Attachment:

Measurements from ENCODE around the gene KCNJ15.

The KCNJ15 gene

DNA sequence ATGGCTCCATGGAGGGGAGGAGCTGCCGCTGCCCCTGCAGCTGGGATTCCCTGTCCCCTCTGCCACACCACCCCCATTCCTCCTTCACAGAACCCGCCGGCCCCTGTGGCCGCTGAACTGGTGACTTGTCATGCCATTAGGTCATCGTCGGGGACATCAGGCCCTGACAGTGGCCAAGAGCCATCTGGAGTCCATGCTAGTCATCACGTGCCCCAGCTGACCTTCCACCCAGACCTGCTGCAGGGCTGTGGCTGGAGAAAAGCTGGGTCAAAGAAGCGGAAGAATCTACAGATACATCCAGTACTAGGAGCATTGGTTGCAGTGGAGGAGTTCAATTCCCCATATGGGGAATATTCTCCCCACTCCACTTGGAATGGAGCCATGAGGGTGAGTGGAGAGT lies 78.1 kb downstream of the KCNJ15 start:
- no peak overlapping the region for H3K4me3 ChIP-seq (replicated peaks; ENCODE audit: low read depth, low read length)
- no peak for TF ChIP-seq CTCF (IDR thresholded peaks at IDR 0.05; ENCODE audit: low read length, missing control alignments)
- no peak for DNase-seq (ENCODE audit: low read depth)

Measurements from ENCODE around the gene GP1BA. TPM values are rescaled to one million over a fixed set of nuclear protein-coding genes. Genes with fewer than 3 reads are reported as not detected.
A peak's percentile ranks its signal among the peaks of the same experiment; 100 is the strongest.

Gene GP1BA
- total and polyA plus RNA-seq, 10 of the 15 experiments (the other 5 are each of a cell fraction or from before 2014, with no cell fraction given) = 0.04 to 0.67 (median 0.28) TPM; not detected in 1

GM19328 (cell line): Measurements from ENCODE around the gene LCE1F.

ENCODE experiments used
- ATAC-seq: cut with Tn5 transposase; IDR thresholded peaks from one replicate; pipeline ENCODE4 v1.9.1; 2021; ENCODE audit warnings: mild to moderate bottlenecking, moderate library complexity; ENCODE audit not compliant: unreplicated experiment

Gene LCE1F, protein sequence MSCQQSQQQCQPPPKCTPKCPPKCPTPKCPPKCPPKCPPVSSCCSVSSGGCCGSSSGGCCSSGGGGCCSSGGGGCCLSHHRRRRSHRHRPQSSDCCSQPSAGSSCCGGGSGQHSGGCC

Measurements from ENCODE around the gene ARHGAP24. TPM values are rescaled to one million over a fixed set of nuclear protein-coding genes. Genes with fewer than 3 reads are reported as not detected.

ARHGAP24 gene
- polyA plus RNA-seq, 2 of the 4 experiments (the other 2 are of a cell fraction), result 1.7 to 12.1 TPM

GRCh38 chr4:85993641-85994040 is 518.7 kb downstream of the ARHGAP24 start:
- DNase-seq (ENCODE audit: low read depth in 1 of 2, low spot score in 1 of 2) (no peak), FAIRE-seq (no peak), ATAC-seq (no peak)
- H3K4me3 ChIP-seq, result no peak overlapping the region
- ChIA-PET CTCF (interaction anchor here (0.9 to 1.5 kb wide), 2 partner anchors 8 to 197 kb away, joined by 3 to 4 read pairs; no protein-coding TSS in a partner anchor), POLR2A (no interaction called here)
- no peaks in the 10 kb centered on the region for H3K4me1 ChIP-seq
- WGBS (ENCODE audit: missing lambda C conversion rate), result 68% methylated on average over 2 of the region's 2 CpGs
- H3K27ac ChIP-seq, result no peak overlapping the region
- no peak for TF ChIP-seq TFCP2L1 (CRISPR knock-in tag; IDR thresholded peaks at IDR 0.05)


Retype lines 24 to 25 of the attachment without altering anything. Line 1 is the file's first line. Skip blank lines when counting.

- H3K27ac ChIP-seq, result no peak overlapping the region
- no peak for TF ChIP-seq TFCP2L1 (CRISPR knock-in tag; IDR thresholded peaks at IDR 0.05)